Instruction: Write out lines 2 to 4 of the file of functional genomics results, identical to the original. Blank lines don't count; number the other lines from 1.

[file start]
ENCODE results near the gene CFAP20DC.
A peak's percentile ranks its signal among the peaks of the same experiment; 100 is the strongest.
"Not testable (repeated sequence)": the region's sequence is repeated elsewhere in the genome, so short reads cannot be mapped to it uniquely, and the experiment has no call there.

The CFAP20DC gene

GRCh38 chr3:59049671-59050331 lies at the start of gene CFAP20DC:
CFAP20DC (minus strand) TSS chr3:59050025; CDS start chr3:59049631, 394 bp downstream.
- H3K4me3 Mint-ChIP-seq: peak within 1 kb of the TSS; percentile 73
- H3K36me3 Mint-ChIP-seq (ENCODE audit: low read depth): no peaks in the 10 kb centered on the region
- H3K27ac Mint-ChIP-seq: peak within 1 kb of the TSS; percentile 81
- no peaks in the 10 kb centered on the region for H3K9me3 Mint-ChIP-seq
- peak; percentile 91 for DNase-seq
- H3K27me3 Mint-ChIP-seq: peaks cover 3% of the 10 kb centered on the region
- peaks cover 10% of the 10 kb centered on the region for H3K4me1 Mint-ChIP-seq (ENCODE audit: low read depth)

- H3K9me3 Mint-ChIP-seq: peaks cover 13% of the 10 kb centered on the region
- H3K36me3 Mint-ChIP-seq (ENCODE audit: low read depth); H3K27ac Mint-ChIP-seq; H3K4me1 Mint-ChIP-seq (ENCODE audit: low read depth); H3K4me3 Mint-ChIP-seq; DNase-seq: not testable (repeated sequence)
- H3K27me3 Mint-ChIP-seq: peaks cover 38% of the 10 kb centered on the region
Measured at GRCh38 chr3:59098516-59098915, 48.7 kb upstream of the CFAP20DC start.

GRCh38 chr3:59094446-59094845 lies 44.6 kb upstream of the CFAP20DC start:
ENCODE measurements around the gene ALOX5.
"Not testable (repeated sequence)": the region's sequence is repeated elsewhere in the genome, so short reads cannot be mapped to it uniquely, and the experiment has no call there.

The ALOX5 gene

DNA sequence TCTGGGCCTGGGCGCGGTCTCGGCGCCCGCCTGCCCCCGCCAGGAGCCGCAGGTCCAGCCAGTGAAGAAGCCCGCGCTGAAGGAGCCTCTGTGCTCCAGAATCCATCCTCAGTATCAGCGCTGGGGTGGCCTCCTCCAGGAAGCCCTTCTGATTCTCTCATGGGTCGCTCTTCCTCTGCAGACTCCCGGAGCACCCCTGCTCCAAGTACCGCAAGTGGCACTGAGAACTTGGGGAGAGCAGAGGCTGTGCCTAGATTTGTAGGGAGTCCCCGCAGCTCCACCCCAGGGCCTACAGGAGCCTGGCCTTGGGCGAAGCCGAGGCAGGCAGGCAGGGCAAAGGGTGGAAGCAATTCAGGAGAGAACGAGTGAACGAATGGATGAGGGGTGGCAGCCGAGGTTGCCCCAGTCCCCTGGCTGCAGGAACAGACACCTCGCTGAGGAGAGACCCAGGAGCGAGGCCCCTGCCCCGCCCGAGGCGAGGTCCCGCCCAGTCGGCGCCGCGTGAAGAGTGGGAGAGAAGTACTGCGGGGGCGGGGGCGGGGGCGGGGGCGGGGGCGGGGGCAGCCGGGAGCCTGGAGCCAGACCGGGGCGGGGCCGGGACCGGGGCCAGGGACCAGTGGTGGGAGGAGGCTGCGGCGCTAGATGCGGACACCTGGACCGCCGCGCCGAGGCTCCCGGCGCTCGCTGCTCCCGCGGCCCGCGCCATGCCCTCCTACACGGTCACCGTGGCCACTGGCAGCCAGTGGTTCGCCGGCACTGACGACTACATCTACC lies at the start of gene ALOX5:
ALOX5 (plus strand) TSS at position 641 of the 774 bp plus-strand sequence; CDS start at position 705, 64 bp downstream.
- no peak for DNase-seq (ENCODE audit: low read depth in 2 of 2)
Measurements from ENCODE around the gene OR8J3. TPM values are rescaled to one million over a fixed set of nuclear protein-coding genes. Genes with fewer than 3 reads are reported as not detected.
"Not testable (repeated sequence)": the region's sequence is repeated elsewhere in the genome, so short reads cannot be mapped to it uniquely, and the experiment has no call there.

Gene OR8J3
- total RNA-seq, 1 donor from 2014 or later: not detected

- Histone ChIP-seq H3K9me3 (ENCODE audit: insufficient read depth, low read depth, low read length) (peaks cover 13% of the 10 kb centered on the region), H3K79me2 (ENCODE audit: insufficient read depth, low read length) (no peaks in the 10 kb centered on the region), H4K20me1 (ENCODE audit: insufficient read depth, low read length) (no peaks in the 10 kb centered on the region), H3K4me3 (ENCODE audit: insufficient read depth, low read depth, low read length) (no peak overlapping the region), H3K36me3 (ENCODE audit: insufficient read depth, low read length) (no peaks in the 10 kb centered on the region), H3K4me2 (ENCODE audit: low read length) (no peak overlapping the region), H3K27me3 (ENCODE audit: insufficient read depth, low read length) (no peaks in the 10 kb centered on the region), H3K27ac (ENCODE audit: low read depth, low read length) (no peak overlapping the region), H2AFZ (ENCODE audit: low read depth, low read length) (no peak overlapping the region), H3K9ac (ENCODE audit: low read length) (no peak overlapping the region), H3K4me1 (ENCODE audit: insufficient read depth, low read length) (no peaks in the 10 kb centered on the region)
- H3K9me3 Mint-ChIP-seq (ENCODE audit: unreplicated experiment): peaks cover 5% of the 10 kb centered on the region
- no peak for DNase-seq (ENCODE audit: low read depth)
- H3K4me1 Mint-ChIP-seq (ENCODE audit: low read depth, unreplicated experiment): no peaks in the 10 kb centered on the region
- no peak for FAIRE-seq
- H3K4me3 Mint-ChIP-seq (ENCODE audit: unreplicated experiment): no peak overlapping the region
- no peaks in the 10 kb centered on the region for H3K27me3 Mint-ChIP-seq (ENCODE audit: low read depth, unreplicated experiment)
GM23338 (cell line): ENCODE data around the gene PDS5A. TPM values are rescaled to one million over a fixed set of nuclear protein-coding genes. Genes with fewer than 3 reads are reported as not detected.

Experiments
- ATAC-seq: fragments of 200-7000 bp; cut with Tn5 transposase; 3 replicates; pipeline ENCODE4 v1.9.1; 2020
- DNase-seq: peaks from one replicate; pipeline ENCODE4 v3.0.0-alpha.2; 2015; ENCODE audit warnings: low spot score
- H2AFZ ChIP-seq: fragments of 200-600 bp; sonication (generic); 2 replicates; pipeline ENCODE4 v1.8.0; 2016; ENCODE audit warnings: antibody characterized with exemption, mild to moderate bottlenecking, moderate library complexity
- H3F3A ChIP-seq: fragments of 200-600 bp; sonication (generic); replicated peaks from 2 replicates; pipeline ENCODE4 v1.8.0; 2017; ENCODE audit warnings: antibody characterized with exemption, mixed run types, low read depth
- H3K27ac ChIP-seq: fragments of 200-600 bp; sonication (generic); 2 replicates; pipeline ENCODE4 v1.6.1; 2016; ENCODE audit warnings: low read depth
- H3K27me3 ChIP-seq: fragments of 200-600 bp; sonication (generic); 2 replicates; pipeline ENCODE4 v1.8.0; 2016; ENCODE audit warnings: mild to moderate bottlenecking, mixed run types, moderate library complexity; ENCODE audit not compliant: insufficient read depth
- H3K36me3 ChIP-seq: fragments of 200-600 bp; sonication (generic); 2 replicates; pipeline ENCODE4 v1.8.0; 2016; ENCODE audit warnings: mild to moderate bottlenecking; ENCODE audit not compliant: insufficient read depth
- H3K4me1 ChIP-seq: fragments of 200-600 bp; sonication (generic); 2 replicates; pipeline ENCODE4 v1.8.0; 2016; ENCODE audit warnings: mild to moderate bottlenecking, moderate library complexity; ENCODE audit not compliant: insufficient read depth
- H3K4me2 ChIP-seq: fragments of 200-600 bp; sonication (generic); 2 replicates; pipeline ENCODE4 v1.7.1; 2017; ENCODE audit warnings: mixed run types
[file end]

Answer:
A peak's percentile ranks its signal among the peaks of the same experiment; 100 is the strongest.
"Not testable (repeated sequence)": the region's sequence is repeated elsewhere in the genome, so short reads cannot be mapped to it uniquely, and the experiment has no call there.

The CFAP20DC gene